The number of little girls – as well as adult women – who are forced into the appalling ritual of genital torture in America, has increased 300% over the last decade. And there is absolutely no reason to believe those numbers will shrink anytime soon.
That is but one downside of out-of-control immigration.
And if you think the typical physician in this country is willing to report the damage they see during their routine examinations, you are seriously mistaken. They almost never do.
The best estimates are that at least 500,000 females in the U.S. have been subjected to the torture, including at least 166,000 under the age of 18.* Mid-Eastern and African immigrants – who often embrace the torture as a deeply-rooted cultural tradition – are the driving factor for the unspeakable ritual.**
African and Mid-Eastern immigration to America has doubled every decade since 1970, with nearly 2,000,000 now living here. Immigrants from Somalia, Ethiopia, Egypt, Ghana, and Nigeria, for example – are all countries that perform FGM. About 20% of females at risk are from Egypt, Somalians rank second.
One recent study of FGM in the U.S. was released by the African Women’s Health Center at Brigham and Women’s Hospital in 2004 and found more than 227,000 American women were at risk of or had undergone FGM.
But a more recent CDC report supports the PRB study, with 513,000 females living here with FGM today.
California has the largest number of at-risk women and girls, with 57,000; New York 50,000, and Minnesota, with 45,000. New York, Washington and Minneapolis-St. Paul are the metropolitan areas with the largest numbers of at-risk women and girls. Included in the data are girls at risk of being sent back to their family’s origin country to undergo FGM—a practice widely known as “vacation cutting”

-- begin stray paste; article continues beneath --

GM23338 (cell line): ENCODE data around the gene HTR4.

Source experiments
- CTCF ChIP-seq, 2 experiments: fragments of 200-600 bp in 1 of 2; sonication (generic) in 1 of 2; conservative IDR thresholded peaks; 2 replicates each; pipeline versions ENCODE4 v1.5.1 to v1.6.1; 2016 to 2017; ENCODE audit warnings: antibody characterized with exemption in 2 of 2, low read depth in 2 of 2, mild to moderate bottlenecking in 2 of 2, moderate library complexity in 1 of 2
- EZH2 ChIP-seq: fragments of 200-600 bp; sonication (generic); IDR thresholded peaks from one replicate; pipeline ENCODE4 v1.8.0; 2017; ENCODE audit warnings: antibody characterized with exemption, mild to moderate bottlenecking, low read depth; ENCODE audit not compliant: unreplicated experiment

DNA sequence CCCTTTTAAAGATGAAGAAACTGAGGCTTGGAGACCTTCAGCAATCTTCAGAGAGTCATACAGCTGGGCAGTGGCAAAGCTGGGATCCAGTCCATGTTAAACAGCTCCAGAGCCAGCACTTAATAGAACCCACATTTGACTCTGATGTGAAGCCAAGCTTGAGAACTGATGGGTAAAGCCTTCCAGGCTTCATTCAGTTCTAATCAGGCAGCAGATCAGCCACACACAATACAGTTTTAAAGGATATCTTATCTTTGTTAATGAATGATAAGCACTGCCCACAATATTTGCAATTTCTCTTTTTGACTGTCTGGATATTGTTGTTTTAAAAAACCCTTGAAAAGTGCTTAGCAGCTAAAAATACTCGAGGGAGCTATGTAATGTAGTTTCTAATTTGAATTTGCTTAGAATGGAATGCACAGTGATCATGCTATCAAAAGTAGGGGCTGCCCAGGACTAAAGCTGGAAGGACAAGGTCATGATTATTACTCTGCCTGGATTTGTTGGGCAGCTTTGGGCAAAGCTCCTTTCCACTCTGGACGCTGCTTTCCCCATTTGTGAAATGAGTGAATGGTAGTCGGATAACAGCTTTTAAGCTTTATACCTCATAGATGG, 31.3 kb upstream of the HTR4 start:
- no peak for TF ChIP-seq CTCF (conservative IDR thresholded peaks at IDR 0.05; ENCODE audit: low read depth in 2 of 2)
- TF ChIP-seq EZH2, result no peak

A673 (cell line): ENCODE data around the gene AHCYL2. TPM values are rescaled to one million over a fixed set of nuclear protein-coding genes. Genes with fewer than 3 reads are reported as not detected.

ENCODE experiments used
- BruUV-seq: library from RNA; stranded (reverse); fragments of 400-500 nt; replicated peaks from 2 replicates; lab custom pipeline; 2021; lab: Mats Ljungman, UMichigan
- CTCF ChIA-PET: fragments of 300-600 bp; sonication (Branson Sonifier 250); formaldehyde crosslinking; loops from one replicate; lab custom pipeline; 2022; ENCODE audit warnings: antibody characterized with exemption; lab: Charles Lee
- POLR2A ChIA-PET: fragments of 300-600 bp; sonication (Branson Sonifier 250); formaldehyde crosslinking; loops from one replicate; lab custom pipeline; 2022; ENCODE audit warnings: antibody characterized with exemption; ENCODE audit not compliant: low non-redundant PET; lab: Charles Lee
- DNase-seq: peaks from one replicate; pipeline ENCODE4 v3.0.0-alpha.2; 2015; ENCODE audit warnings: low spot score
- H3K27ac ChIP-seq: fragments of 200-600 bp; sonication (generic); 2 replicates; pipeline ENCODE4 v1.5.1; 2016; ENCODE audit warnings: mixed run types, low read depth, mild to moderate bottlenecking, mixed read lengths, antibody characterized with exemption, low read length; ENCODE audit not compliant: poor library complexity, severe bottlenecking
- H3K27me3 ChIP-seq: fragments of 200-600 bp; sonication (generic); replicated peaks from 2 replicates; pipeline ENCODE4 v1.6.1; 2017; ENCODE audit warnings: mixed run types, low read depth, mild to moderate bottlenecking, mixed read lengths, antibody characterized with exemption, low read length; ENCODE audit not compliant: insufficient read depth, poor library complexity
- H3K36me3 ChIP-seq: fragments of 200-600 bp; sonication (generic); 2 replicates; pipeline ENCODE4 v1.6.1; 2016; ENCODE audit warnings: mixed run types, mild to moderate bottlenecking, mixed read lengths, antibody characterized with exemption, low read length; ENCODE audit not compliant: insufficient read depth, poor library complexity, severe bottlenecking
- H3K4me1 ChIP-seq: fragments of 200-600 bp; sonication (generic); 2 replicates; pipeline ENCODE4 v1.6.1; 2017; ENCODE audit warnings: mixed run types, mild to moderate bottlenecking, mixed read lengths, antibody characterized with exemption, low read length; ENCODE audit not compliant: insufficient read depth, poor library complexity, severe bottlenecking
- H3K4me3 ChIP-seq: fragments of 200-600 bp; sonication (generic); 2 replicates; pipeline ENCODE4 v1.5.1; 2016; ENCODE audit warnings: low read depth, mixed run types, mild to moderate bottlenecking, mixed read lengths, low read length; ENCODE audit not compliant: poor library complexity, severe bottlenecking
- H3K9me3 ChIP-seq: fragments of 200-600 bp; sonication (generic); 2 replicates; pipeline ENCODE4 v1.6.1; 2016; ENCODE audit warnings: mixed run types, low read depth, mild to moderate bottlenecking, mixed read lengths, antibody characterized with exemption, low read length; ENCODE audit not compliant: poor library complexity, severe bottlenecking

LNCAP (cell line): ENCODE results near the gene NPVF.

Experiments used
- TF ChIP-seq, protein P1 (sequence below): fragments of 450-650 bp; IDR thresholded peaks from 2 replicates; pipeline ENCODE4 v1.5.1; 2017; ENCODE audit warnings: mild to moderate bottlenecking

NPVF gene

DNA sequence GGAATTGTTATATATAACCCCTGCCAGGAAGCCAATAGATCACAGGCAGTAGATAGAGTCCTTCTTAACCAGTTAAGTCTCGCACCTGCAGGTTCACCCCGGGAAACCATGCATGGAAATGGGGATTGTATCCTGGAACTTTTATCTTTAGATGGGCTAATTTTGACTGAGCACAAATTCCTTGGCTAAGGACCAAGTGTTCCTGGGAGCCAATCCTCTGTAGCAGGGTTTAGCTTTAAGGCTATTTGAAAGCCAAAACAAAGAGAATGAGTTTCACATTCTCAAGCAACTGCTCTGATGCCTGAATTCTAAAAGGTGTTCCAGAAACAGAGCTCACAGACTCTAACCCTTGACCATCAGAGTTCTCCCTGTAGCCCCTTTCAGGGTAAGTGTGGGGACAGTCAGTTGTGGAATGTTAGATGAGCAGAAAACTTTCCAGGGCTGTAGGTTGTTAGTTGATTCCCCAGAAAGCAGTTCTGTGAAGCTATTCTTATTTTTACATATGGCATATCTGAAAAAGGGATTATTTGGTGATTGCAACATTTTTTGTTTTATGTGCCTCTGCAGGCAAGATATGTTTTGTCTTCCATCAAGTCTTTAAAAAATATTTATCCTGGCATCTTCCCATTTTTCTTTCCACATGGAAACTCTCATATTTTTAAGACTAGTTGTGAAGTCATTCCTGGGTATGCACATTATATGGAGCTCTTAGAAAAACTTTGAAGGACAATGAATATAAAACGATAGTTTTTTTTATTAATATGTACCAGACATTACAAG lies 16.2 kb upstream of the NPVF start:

The ritual, performed in 30 countries at the hands of midwives or physicians, involves cutting the external female genitalia for non-medical reasons. It can also include cutting away part of the clitoris to removing the inner and outer vaginal lips before sewing the remaining skin together, leaving a small hole for urination and menstrual blood.
The practice is extremely common, with its supporters believing it purifies the female, ensure she remains sexually inactive, prevent cheating on her future husband and keep her well-behaved.
Immigration to Western countries where FGM is not practiced, forces health care providers to adapt to the harmful consequences. Heartlands Hospital in Birmingham, England reports treating 1,500 cases of FGM over the last 5 years. They have identified special health care needs of these patients: psychological trauma; greater attention during childbirth due to pain; genital tearing and the injury posed to the unborn child.
FGM has been illegal in the U.S. for 20 years, but an amendment to the law banning vacation cutting wasn’t passed until 2012. In 2006, Khalid Adem, an Ethiopian immigrant, was the first person convicted of performing FGM in the U.S. after he cut his daughter’s clitoris off with a pair of scissors.
U.S. Representatives Joe Crowley of New York, and Sheila Jackson Lee, of Texas, introduced new legislation, Equality Now, to close a loophole that allowed parents to take their children abroad for the torture. The bill establishes a hotline for at-risk girls and better education for teachers and health care workers.
The introduction of the law was timed to coincide with the U.N.’s Zero Tolerance Day, held annually to celebrate the progress that’s been made toward FGM elimination—like the passing of legislation banning it in countries like Kenya, Guinea-Bissau and Uganda—but also recognize what still needs to be done.
“It’s an important moment for everybody to reflect on the harms of this practice, on the commitments that have been done at the international level,” says Nafissatou Diop, the coordinator of the UNFPA-UNICEF joint program on FGM. “We have girls fighting for their rights, we have communities, religious leaders, women, men, who are saying no to the practice of FGM.”
According to Diop, many doctors are pressured into providing FGM services by their communities. But, she adds, FGM performed by a doctor “is not safer. FGM cannot be safe.”
Medicalized FGM is commonplace. In Egypt, 75% of victims who undergo FGM are cut by healthcare staff. The torture is so widespread that it is a serious source of income for many doctors.
Without this insane ritual, many parents believe a daughter can never be an obedient wife.
* According to the Population Reference Bureau
** Mark Mather, a demographer at PRB who led the data analysis